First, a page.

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3 July 2000
A Ministry of Agriculture and Forestry career spanning more than four decades has left Senior Animal Welfare Adviser, Ross Burnell, with an enduring passion for animal health and welfare.
It's a vocation he expects will continue long after his "official" retirement on June 30.
Throughout his long and successful career, Ross Burnell has developed a wealth of knowledge on animal welfare and it's this expertise that's often called upon by those in the agricultural sector and the media.
Raised on a Horowhenua dairy farm, Ross joined the then Department of Agriculture in Palmerston North in 1956. He was a 'supernumerary' Assistant Livestock Instructor in the days when the Livestock Instructors (formerly called District Stock Inspectors) were somewhat of an icon in farming districts. They were in farming circles, Ross says, carrying out stock inspection, meat inspection and field advisory work "They were in many respects a kind of bush vet as there were few qualified vets around when compared with today," he says.
One of Ross's early memories is of his first Divisional Conference, which he says was attended by the great and venerable men of the Department. A non-smoker, he recalls that by lunchtime, his eyes streaming, he could barely see across the room. He also has many fond memories of those early days. He recalls the Friday evening drinks at what was known as 'the Bloatshed' - where Massey research on bloat in cattle was carried out. There he socialised with what he calls an 'interesting bunch' including world-recognised scientist, the late Cam Reid. Indeed Ross says it's been his great good fortune to have worked with many talented people over the years, many of whom became important and influential people of their times.
During the spring of 1957 Ross was asked to spend two weeks on Somes Island in Wellington Harbour while the Quarantine Station's sole charge officer took leave. There followed a period of splendid isolation as the officer became ill and Ross's stay on the island extended to ten weeks. He vividly recalls his only contact with the city was when the Police launch would collect him on a Tuesday morning to take him to buy weekly supplies, and perhaps 'allow' him to see a movie before returning to the island.
The following year, Ross transferred to Whangarei to work on a joint NZ Wool Board/Department of Agriculture scheme studying sheep foot diseases.
Then in 1960 he moved to the Department's Papakura office as an Inspector, and began contributing articles on animal husbandry and welfare to the Journal of Agriculture. It was that same year that his passion for animal welfare began in earnest, with the passage of the Animals Protection Act.
"We've come a long way since those days", he says. "Standards have improved out of sight." Ross says MAF has been fortunate to have people in senior positions to promote animal welfare as a key component of sustainable agriculture. "Now it's recognised as an important strategic issue and the rural sector has recognised that good animal health, high productivity and animal welfare go hand in hand," he says. "Good welfare has everything to do with farming for profit."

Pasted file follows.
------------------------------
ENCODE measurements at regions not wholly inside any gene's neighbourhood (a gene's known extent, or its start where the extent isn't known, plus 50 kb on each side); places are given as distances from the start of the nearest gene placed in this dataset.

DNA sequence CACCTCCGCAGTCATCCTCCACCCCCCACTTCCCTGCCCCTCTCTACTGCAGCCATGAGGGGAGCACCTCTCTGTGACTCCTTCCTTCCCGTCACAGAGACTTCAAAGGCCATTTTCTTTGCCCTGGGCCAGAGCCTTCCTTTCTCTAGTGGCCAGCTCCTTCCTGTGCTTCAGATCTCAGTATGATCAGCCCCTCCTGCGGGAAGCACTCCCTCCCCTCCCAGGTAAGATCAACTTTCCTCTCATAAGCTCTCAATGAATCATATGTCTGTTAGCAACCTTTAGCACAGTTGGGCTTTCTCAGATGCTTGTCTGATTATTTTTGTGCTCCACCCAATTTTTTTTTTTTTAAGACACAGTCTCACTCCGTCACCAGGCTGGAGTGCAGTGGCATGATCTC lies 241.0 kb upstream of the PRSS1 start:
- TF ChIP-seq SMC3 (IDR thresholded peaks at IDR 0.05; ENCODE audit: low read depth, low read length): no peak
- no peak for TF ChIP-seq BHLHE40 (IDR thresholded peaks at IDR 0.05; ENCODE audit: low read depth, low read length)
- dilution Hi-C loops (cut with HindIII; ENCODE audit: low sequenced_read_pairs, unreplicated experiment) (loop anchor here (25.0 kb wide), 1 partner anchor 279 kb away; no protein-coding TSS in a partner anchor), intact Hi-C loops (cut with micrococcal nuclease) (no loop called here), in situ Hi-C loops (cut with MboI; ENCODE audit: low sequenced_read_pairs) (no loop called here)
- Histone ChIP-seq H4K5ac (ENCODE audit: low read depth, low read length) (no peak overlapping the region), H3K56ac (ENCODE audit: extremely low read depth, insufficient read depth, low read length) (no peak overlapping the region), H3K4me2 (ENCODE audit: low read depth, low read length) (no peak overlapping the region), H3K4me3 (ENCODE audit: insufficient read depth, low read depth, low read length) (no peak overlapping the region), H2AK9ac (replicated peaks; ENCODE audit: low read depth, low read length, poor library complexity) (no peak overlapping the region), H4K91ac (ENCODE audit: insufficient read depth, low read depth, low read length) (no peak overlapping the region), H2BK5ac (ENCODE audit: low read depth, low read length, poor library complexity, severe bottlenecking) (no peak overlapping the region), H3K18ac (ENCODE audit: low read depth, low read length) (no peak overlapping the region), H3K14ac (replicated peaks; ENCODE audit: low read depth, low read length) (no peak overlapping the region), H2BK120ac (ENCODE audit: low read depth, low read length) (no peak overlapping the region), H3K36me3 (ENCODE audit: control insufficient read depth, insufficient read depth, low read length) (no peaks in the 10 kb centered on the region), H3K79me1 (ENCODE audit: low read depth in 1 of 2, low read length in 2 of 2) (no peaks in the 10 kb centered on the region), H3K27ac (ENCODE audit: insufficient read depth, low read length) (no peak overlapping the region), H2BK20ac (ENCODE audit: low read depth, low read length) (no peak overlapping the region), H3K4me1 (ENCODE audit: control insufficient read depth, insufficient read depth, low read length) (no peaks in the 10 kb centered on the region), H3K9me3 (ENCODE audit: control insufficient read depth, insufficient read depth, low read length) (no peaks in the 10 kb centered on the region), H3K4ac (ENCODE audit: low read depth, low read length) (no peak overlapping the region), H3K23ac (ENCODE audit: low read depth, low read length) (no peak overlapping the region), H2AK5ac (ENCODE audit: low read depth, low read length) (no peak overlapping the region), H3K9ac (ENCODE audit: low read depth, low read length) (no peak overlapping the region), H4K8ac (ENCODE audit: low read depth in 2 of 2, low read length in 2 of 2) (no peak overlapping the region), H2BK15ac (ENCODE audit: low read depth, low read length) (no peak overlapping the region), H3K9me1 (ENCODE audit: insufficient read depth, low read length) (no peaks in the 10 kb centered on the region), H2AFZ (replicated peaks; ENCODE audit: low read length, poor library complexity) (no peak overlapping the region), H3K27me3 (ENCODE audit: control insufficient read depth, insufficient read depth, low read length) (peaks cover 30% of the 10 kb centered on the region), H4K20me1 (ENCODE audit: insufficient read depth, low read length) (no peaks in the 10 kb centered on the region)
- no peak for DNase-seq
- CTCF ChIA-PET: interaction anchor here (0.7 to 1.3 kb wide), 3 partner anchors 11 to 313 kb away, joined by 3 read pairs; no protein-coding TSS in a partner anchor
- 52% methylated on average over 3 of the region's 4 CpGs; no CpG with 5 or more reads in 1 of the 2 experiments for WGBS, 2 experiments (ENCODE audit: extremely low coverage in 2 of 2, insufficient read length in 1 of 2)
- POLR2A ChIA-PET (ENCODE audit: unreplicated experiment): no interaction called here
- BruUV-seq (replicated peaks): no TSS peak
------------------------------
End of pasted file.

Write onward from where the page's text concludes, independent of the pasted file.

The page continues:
In 1969 Ross became the first Supervising Officer for the South Auckland District and held that role in its various guises for the next 20 years - through the important periods of Tb and Brucellosis eradication schemes.
In 1987 he was appointed to the Ministry's Animal Welfare Group, and in 1988 became the National Service Manager for Animal Welfare - a post he held for the next ten years. When MAF Quality Management became AgriQuality in 1998, Ross moved to MAF's Enforcement Unit as the Senior Adviser (Animal Welfare) - a post he's held ever since. In this role, Ross has been a MAF spokesperson on animal welfare issues, putting him frequently in the media and public spotlight.
Some of the highlights of this period of his career include deputising as the National Director of Agricultural Security in 1996, and having some input into the Animal Welfare Act which became law on 1 January this year. Ross says it's proactive legislation, not bottom-of-the-cliff stuff, as was the Act it replaced.
Ross Burnell says there are still some animal welfare issues that concern him including a lack of shelter and shade for our livestock, practices such as tail docking and the induction of dairy cows, the bobby calf trade and concerns relating to the transport and nutrition of animals. "New Zealand farmers are, however, the best there are, and generally care for their animals well."
MAF's Director Animal Welfare, David Bayvel pays tribute to Ross's outstanding contribution. "In the ten year period that I have worked with Ross he has demonstrated the personal and professional qualities which epitomise the values of the public service. His (semi) retirement is a significant loss to both MAF and the NZ livestock industries," says Dr Bayvel.
Full retirement isn't really an option for Ross Burnell. He'll be spending more time with his family, running his South Auckland dairy farm, and indulging his interests such as his two acre home garden, classical music, art deco collecting and watching cricket and rugby. Then there's his interest in local and national politics. And if all this won't keep him busy enough, he plans to do some teaching, auditing and writing, and will put up his shingle as an "Animal Welfare Consultant".
For further information, contact:
Ross Burnell 021 894980
Gita Parsot, MAF Communications, 04 498 9806